The sustainable sites initiative
The greenbuild ethic—less waste, more efficiency—has gone mainstream. City after city is requiring its new construction projects, both public and private, to adhere to green building standards. The architects, developers and builders of America have had to get smart, and quickly, about what elements count most towards a building’s greenness. The metrics provided in the U.S. Green Building Council’s voluntary LEED standards (Leadership in Energy and Environmental Design) have largely defined the goals of the building industry’s green-ward turn, but in the council’s urgency to release its standards to an eager building community, the benefits offered by greener sites and greener landscapes were neglected.
|JAJ Landscape Architectural Services of Houston has just completed LEED Certified Landscape Design and Installation for Walnut Bend Elementary, Houston Independent School District’s first LEED accredited elementary school. Environmentally friendly materials were used including native plants and recycled materials.|
Those of us who work with landscapes understand that they can have a powerful effect on the larger environment. In recent years, those effects, both positive and negative, have been studied by scientists and engineers around the world. The American Society of Landscape Architects (ASLA), together with the Lady Bird Johnson Wildflower Center and the United States Botanic Garden, is pulling together this research to formulate guidelines for creating sustainable sites. These guidelines will supplement the voluntary LEED standards and bring site issues under the greenbuild umbrella.
Called the Sustainable Sites Initiative (www.sustainablesites.org), this interdisciplinary coalition is addressing land development and management practices both for sites with buildings, and for parks and other open spaces. Standards for sustainable sites are expected in spring 2009. A rating system much like LEED will recognize performance in meeting these standards, and is expected in spring 2011.
The partnership’s look at the research is yielding information about benefits not only to local environments and (potentially) global climate, but also to the people who live and work around greener landscapes—no surprise, when you consider that LEED-qualified buildings have already been shown to reduce rates of respiratory disease, allergies and asthma among building residents, leading to lower absenteeism and higher productivity. Including land development standards in greenbuild projects will increase these healthy-environment benefits. Positive social interaction is another benefit we can expect to find when landscapes are designed with well-being in mind. For example, the presence of tree and grass cover was tied to lower crime rates in a 2003 study of urban Chicago from the Journal of Arboriculture.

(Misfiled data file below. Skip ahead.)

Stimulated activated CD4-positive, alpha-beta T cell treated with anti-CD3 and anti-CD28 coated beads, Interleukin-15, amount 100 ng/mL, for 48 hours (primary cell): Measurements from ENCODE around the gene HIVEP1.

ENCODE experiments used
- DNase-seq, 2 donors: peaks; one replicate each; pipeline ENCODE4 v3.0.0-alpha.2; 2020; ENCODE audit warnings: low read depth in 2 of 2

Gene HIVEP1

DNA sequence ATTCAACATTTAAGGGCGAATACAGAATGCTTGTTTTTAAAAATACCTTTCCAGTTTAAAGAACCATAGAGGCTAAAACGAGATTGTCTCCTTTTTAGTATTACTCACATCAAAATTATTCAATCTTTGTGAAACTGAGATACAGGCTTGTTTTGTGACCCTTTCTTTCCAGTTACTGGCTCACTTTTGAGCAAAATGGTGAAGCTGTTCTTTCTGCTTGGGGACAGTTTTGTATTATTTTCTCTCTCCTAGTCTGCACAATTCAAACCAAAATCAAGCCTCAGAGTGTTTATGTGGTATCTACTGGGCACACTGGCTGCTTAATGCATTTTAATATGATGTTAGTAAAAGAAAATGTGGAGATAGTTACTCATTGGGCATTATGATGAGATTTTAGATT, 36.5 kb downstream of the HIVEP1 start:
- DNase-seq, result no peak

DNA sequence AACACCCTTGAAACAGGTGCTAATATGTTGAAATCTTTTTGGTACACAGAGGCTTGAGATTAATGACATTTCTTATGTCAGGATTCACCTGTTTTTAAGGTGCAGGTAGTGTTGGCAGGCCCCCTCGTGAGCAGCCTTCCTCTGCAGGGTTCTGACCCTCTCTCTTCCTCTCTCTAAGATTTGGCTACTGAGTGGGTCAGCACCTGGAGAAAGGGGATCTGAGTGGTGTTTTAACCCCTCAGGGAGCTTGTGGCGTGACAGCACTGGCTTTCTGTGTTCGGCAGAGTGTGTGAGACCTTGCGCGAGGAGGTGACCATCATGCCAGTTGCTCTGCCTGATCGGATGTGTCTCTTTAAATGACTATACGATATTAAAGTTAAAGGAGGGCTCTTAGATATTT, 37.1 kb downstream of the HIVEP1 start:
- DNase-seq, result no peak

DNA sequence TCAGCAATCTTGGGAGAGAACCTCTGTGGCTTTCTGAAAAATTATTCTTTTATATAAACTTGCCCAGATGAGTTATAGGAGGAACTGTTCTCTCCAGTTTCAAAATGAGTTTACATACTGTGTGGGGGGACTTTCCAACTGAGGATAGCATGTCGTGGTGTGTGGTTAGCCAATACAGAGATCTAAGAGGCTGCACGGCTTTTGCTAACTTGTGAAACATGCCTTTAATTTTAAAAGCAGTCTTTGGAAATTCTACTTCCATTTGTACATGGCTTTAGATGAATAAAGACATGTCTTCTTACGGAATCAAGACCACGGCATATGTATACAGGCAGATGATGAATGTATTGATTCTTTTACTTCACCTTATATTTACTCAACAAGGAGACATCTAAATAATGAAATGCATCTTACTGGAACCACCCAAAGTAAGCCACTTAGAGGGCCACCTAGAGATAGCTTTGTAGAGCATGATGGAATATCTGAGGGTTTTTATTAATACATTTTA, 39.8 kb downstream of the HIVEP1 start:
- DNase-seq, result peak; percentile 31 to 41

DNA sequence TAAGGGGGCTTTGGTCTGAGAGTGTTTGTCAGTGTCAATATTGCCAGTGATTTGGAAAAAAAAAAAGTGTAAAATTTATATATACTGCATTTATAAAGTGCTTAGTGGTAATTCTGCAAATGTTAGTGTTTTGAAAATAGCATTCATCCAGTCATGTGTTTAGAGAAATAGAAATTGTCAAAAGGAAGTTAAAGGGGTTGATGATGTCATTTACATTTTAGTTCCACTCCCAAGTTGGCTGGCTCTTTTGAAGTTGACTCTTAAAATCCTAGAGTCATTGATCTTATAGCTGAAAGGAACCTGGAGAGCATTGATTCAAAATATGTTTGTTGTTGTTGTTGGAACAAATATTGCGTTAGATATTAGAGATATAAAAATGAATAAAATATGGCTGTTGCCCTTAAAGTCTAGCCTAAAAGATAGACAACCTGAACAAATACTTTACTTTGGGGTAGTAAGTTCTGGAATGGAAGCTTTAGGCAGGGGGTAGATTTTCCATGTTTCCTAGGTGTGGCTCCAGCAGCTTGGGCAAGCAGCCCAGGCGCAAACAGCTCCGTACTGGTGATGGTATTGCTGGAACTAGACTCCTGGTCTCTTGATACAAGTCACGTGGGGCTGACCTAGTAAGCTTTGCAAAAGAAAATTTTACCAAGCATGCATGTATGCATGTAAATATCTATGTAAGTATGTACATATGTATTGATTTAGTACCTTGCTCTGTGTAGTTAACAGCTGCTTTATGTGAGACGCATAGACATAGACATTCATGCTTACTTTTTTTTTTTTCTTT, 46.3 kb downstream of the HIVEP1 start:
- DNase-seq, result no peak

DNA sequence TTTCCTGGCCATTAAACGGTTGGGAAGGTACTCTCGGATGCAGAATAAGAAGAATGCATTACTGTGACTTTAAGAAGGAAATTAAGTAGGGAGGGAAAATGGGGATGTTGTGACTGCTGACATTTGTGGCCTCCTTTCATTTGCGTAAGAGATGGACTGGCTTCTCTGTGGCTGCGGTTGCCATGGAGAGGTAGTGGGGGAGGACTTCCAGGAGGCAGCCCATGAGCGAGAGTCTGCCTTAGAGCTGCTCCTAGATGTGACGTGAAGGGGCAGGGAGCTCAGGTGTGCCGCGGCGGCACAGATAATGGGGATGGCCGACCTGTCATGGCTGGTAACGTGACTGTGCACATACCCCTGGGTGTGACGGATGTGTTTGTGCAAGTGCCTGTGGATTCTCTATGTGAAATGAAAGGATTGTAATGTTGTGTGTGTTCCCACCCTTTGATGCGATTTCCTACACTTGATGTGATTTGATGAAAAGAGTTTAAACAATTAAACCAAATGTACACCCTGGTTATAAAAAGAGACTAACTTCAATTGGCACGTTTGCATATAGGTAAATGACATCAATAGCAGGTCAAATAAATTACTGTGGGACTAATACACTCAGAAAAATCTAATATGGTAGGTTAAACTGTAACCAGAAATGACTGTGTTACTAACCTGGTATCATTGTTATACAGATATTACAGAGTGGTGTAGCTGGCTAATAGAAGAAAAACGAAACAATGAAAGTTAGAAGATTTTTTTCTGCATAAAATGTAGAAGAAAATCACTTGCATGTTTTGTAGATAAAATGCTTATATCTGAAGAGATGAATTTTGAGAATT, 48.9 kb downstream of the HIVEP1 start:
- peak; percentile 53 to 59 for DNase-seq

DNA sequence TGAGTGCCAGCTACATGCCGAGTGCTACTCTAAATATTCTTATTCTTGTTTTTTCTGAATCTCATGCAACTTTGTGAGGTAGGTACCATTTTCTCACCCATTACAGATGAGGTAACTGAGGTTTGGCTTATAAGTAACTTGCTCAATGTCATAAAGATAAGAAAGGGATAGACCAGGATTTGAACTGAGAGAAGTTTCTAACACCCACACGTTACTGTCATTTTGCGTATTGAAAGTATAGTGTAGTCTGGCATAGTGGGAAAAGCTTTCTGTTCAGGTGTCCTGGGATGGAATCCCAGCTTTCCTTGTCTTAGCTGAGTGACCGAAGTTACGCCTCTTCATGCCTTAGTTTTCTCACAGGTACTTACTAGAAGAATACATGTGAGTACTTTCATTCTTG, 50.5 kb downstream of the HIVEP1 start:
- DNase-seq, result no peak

Tremendous advantages to energy and resource conservation are linked to sustainable sites as well. In developing its recommended practices, the Sustainable Sites Initiative has rethought many of the traditional uses of water, soils, plants and materials in site design. The practices it recommends instead are intended to restore our ecosystem’s ability to regulate itself, and in the process, reduce environmental damage.
In the past, landscape design has treated rainwater as a waste product, using large drainage systems that dumped water rapidly into creeks and rivers, causing flooding and erosion and severely reducing the absorption of groundwater needed to keep soil healthy. This rapid runoff is often contaminated by the weed killers and fertilizers used to feed and maintain installed landscapes, which has downstream effects on wildlife and recreation. On the other side of the equation, high-quality municipal drinking water—in shorter supply all the time—is used to irrigate gardens and lawns.
How would Sustainable Sites address these issues of water waste and pollution? Instead of draining contaminated water away, landscape designers are encouraged to provide vegetated swales and filter strips to both clean and slow down water runoff. This slowed water can be harvested and used in place of municipal drinking water in irrigation systems, fountains and custodial applications. Water infiltration can be a built-in feature of landscape plans, by incorporating rain gardens and vegetated catchment areas to capture excess water.
The author is a U.S. Green Building Council LEED Accredited Professional and a member of the American Society of Landscape Architects.